Fort Valley State University Twiggs County 4-H program maintains presence with club members remotely

by Russell Boone

Posted on May 29, 2020

FVSU Twiggs County 4-H Extension agent, Phillip Petway, sits in front of his laptop, which he uses to provide programs to youth in his service area.

FVSU Twiggs County 4-H Extension agent, Phillip Petway, sits in front of his laptop, which he uses to provide programs to youth in his service area.

Phillip Petway, Fort Valley State University’s Twiggs County 4-H Extension agent, is not allowing the COVID-19 pandemic to prevent him from providing programs to youth in his service area. Like other agents in FVSU’s Cooperative Extension Program, he is adopting social distancing practices and using technology to deliver programming.

Because of his comfort level using smartphones and technology, Petway said he had no reservations making the transition to teleconferencing. “I feel at ease in using teleconferencing technology with my 4-H youth audience in Twiggs County,” Petway said

As a 4-H agent working in partnership with the Twiggs County School System, Petway said he misses working face-to-face with the teachers, school volunteers and parents. He said this is because of the hands-on and face-to-face activities associated with 4-H, including in school club meetings and after school activities.

Using Google Classroom, the FVSU 4-H agent instructed his fifth grade 4-H’ers to prepare Expanded Food and Nutrition Education Program (EFNEP) Healthy Snacks Family recipes. He also conducted a ZOOM meeting with his 4-H senior (ninth-12th grade) class members and assisted in developing a financial management informational tip sheet shared on FVSU’s College of Agriculture social media sites and several county Extension Facebook pages.

Keldric Parks, a rising junior at Twiggs County High School, participated in the remote ZOOM meeting for senior 4-H members. “Overall, it was nice to know that we could still communicate, and that was great,” Keldric said. The 16-year-old said he prefers participating in 4-H activities in person but is happy programming can continue and feels it will progress with teleconferencing technology.

Even though Petway is completing his 4-H duties remotely, several statewide and district 4-H events are cancelled or postponed because of the pandemic. “My youth client’s reaction is one of disappointment, especially since we can’t participate in face-to-face activities that we regularly do,” Petway said. Some of these include end of the year school club meetings, annual programs and summer camps.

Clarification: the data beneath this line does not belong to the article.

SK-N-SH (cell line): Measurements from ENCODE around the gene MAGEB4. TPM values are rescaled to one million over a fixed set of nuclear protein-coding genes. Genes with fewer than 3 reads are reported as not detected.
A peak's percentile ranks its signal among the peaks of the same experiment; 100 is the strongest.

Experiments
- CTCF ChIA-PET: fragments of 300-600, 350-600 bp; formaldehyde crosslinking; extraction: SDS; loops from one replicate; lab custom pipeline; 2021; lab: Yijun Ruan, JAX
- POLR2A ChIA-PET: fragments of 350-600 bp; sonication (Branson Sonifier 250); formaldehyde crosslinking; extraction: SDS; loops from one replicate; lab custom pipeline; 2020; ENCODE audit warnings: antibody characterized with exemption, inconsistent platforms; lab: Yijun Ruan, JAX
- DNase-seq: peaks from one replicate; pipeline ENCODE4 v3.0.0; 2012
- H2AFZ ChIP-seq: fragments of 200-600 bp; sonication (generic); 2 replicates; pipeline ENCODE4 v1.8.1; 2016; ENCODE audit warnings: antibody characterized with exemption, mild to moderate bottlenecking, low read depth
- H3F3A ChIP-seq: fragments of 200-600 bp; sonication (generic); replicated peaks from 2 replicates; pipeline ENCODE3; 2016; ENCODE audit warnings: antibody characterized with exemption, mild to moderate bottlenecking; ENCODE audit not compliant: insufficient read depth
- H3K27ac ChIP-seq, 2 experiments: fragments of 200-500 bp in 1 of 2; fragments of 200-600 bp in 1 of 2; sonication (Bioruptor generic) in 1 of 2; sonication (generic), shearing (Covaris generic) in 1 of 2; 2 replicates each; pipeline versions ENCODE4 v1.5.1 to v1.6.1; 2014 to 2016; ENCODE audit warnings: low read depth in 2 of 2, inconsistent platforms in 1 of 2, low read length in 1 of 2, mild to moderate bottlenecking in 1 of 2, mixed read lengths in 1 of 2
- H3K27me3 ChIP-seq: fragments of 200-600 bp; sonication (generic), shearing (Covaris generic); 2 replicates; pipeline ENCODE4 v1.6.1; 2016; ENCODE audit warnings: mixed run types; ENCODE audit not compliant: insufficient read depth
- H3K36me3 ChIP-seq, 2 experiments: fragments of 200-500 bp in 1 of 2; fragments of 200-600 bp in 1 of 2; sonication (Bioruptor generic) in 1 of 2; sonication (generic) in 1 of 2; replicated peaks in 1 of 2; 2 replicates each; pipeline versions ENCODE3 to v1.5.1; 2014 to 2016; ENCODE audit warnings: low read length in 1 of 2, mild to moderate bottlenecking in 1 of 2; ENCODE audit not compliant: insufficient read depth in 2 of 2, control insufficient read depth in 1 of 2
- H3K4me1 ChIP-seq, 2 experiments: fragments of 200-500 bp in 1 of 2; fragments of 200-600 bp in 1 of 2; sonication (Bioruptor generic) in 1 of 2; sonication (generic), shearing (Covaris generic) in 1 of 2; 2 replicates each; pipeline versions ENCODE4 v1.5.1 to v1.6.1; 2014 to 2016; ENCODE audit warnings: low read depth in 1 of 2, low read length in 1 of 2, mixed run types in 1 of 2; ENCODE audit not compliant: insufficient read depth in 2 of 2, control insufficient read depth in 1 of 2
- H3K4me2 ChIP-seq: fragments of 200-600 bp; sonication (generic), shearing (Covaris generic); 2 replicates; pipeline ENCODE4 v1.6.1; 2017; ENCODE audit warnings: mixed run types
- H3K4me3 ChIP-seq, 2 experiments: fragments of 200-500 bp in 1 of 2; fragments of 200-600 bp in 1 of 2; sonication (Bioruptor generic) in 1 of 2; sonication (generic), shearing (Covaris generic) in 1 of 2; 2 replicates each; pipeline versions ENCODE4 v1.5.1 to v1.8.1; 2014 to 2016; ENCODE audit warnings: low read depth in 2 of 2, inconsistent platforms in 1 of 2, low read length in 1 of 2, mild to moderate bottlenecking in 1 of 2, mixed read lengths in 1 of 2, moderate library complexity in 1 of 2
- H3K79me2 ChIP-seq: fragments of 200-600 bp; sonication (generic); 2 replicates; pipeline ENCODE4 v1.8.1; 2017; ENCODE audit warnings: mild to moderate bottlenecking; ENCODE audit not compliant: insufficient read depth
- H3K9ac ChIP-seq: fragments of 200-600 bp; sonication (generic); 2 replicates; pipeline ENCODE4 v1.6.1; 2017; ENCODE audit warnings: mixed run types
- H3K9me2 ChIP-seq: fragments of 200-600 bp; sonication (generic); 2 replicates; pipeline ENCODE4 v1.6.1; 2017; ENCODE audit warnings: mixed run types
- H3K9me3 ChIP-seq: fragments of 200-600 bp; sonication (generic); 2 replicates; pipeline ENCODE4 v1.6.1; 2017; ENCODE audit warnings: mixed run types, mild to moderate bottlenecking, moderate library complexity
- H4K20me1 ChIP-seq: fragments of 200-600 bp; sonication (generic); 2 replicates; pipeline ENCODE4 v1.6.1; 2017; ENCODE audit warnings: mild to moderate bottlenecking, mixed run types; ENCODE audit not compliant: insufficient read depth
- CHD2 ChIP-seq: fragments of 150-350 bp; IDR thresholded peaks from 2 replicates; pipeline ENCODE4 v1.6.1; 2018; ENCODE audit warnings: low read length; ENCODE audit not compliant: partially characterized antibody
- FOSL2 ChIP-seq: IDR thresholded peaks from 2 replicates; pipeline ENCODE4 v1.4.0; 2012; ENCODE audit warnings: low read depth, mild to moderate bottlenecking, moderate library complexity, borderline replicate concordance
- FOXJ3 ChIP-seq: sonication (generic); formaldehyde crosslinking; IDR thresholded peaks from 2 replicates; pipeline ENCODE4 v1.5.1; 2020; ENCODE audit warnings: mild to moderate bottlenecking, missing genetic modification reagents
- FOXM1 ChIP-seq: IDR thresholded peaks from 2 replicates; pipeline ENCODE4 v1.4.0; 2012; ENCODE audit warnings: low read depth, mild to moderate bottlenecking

Despite not being able to facilitate face-to-face programs or activities, the 4-H’ers still maintain a positive attitude.

“The support from Fort Valley State University and Twiggs County 4-H Programs is outstanding,” said Anala Bond, a rising junior at Twiggs County High School. “Though we have not been able to be together physically, we still communicate and meet through virtual programs such as ZOOM,” Anala said.

The 16-year-old Twiggs County student said she attended a virtual ZOOM Georgia 4-H/ Certified 4-H Teen leader training with Petway during the Coronavirus pandemic. “I was able to learn and meet new people just as I would in real life,” Anala said.

Petway said he will utilize more virtual technology like ZOOM in the future to conduct programs once the pandemic ends. When supervising specialty 4-H club meetings, he said it is a great way to reach club members with busy class schedules who participate in projects or activities like 4-H judging events.

Woodie Hughes Jr., FVSU’s assistant Extension administrator state 4-H program leader, stresses the need for staying connected to young people during the COVID-19 pandemic.

“It is of great importance to our youth, and their social-emotional well-being, that 4-H continue to provide the opportunity and the process of strengthening pre-existing 4-H family relationships while simultaneously building new ones,” Hughes said.

He said that FVSU’s 4-H Program is perfecting the process of reaching more youth in a safe space during the pandemic. Hughes also said that by learning to work with youth remotely, it will increase the footprint of FVSU’s 4-H Program.

“FVSU and other 4-H Programs were already working in some remote capacity prior to the COVID-19 pandemic,” Hughes said. The FVSU administrator said this allows the 4-H Youth Development Program to provide positive programming to youth under various circumstances.

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